Maternal separation is an accepted classical animal model that is used to examine the effects of early life stress, which may result in disturbances in normal brain development [5] and may impact both physical and mental health [6]. Maternal separation leads to a combination of physical changes, such as altered thermal, nutritive and tactile stimulatory needs of the pup from the mother [7]. This bears similarities to the content of childhood physical neglect in which “the failure of caretakers to provide for a child’s basic physical needs, include in food, shelter, clothing, safety, and health care” is evident [8]. Kikusui et al. reported that early weaning, which is one of the most important events involved in maternal deprivation, induced developmental changes in myelin formation and led to anxiety-related behavioral effects in mice. Thus early physical neglect may influence myelin formation and potentially interact with the risk factors associated with mood and behavioral problems.

Furthermore, growing evidence from studies of postmortem human tissue microarrays [9,10], histopathology [11,12] and neuroimaging [9] suggests that oligodendrocytes (ODCs) and myelin dysfunction play an important role in the pathophysiology of depression and antidepressant treatment response [9]. Rajkowska et al. proposed that the combination of genetic and environmental factors (e.g., stress) could initially lead to glial cell pathology and consequently contribute to neuronal pathology later in life, as depressive illnesses progresses [13].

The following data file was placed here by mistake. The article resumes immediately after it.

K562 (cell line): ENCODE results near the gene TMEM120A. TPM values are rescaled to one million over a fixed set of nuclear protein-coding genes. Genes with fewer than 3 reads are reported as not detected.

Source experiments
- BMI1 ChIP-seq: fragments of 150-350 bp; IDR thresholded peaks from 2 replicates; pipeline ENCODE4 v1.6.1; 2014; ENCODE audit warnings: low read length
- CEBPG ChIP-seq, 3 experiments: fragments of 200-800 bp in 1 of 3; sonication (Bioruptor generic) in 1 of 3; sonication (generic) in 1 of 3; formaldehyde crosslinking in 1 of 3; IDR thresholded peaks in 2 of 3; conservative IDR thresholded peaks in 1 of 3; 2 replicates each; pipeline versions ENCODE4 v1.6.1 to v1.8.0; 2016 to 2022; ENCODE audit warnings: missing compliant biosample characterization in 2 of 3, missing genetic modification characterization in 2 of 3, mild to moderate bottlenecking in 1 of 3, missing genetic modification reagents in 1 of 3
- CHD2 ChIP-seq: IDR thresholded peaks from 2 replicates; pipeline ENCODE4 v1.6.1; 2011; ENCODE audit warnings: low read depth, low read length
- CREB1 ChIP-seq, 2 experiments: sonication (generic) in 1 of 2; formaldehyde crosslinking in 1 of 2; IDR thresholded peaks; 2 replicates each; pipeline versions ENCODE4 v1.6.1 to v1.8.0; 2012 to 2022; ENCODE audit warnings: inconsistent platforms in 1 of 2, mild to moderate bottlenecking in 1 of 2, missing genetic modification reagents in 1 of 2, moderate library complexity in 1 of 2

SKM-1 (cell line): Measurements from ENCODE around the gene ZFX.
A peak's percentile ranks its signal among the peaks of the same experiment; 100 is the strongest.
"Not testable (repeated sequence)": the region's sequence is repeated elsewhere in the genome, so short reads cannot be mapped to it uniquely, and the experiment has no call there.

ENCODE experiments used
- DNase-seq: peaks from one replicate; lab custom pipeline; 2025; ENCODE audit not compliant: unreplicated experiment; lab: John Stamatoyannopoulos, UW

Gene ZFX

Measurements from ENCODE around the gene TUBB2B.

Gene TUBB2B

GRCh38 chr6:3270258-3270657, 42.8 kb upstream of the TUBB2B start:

For these reasons, the present study sought to (i) examine the potential impact of CPN on general functioning, adult depressive symptoms and antidepressant treatment response, and (ii) test whether genetic polymorphisms related to ODC and myelin function interact with CPN to affect adult depressive symptoms and antidepressant response.